But the output image (print, projected image, etc) is the same size, so the light gathered by the FF sensor requires less enlargement (attenuation) to achieve that output size, and this negates your argument.
So I believe you're mistaken: with identical technology, the size of the sensor is all that matters for low-light properties. For ample-light IQ, total MP, AA filter, etc are definitely important for resolution.
I'm sure jrista will jump in here any minute to correct us all. :-)
I think most everything that has needed to be said has been said... now there IS a way to diffuse the light more all things being equal, but it is also a sacrifice in essence... One person said it wouldn't diffuse any more than shooting through diffusion material... Well yes and no... And here's the whole crux... not all diffusion material is created equal... You can utilize thicker diffusion material which will disperse the light even more making it appear softer, or double/triple/quadruple the diffusion to make it softer and softer... BUT, as we all know it means we lose more light power and affect, meaning the light would have to be closer to the subject to get the same amount of light. Now here's also another tactic, the closer the light, the softer the light... The farther the light, the harder the light... so this may very well have really thick diffusion on the "softbox" softening the light, requiring you to shoot closer, more power, and thus softening the light even more. NOW, dont get me wrong, i'm not saying it will be an attractive light. As professional and amateur photographers, we are conditioned that bigger the light source, in relation to the subject, the better, whereas this MAY be a small soft light-sourse close to the subject... So it just wont have the same effect that a 16x20 or bigger softbox can produce... it physically cant. For run and gun, grip and grins event style photographers, i can see how this MAY grab someones attention... So i wont say this is a complete design fail... I wont even say that this is a flawed product... but if they can improve upon this in future releases (and hopefully bring down costs to a more palatable level, then maybe the inventor may be on to something)...
Don't agree, just like sensors size trumps all. Look at some of the pro modifiers now, they are 7' and bigger, why? Because size invariably trumps being closer.
A good rule of thumb with modifiers is to take their size as the optimal distance from the subject, 20" modifier 20" from the subject, 50" modifier 50" from the subject, scale that down to this useless snake oil and you need to be 3" or 4" from the subject, and if the subject is more than 3" or 4" wide you are going to get big falloff issues.
I think your confusion the quality of the light vs the softness/effect of the light... I'm not arguing that a bigger modifier will give a better quality of light and better affect... I am just saying it's possible with heavy diffusion to soften the light, although the quality and usefulness of the light will be in question.
Well, he's defending a relative. And maybe he's a backer...
Now, to those who say pop-up flashes are terrible, there is a nice solution called the Lightscoop (you can Google it).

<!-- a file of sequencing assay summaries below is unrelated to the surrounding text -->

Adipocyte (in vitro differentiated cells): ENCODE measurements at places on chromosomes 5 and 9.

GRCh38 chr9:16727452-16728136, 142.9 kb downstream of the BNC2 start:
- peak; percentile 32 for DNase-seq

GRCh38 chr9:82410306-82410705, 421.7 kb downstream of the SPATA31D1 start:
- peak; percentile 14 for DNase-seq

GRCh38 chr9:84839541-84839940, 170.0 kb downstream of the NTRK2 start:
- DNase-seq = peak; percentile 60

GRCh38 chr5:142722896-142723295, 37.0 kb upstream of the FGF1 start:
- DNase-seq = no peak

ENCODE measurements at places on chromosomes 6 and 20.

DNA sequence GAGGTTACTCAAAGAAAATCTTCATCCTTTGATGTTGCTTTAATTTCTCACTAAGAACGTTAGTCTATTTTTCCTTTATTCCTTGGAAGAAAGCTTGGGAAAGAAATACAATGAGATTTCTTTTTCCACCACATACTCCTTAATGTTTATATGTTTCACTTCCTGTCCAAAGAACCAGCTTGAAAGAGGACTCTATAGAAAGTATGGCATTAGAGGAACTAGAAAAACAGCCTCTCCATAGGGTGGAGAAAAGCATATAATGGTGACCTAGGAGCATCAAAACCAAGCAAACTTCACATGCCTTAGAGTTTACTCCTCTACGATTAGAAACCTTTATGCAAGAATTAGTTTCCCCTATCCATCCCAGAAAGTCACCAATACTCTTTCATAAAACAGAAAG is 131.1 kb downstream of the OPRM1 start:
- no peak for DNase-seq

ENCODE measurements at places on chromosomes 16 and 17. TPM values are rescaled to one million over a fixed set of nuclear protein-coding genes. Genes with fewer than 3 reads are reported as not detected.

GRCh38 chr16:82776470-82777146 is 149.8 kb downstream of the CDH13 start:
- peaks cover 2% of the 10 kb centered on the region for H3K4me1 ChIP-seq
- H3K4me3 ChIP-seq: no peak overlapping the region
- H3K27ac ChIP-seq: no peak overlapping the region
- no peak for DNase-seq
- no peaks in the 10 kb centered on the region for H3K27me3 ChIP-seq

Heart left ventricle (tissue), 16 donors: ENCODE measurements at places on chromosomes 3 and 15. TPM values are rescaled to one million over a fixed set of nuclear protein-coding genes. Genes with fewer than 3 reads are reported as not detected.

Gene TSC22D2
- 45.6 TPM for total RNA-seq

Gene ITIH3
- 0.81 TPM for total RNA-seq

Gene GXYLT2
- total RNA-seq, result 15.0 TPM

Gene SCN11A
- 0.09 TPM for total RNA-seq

I think a key point can be drawn here. You have a solution, but having a solution by definition means having a problem (unless you're in government). The pop up flash is inherently a problem.
I'm sorry to hear you had that experience. And I don't want to sound like I'm criticising you - but I do wonder if there's a logical link between the technology and practitioners' professionalism.
I have no experience of film photography beyond point-and-shoot family/holiday snapshots from my younger days, so maybe I'm missing a lot. But I don't think good quality digital photography is easy, nor can it be mastered (especially with a DSLR) in minutes. There are cowboys in every field - and I suspect there always have been. And it seems that most of what makes wedding photography challenging is beyond the camera - it's about scouting the location, talking to the clients and understanding their needs, getting to the venue on time, having backup equipment/assistants, and producing a package (nowadays likely in book form) that merits the occasion (thinking about it, I suppose most types of photography rely on a lot more than the camera and strict photographic technique, but anyway). Given how much people spend on weddings, and wedding photographers these days, surely (at the better end) things have improved? Maybe it's an unfair comparison, but my grandparents' expectations were very limited (they were only allowed 6 shots due to rationing, and they were just snaps, nothing fancy) - whereas a recent friend's wedding involved (after much research on the best photographer for their needs) a separate shoot on location, video, a glossy hardback book, etc.
Why would shooting on film make someone more professional? Were film cameras much more expensive? I suppose proper photographers would have a darkroom, but if you were slapdash in those days, maybe you'd get someone else to do it?
Just lots of questions arise when people compare the pre-digital era with today, I hope you don't mind
Thanks for the information. BTW, the Clutch looks awesome. I am getting it when it's out.There still may be time to get the discounted price as it's in the last couple of days of the Kickstarter process.
If you miss that, 1KindPhoto http://www.1kindphotography.com/2014/01/deal-peak-design-bundles-save-up-to-15-plus-additional-10-off.html has a discount code for Peak Design.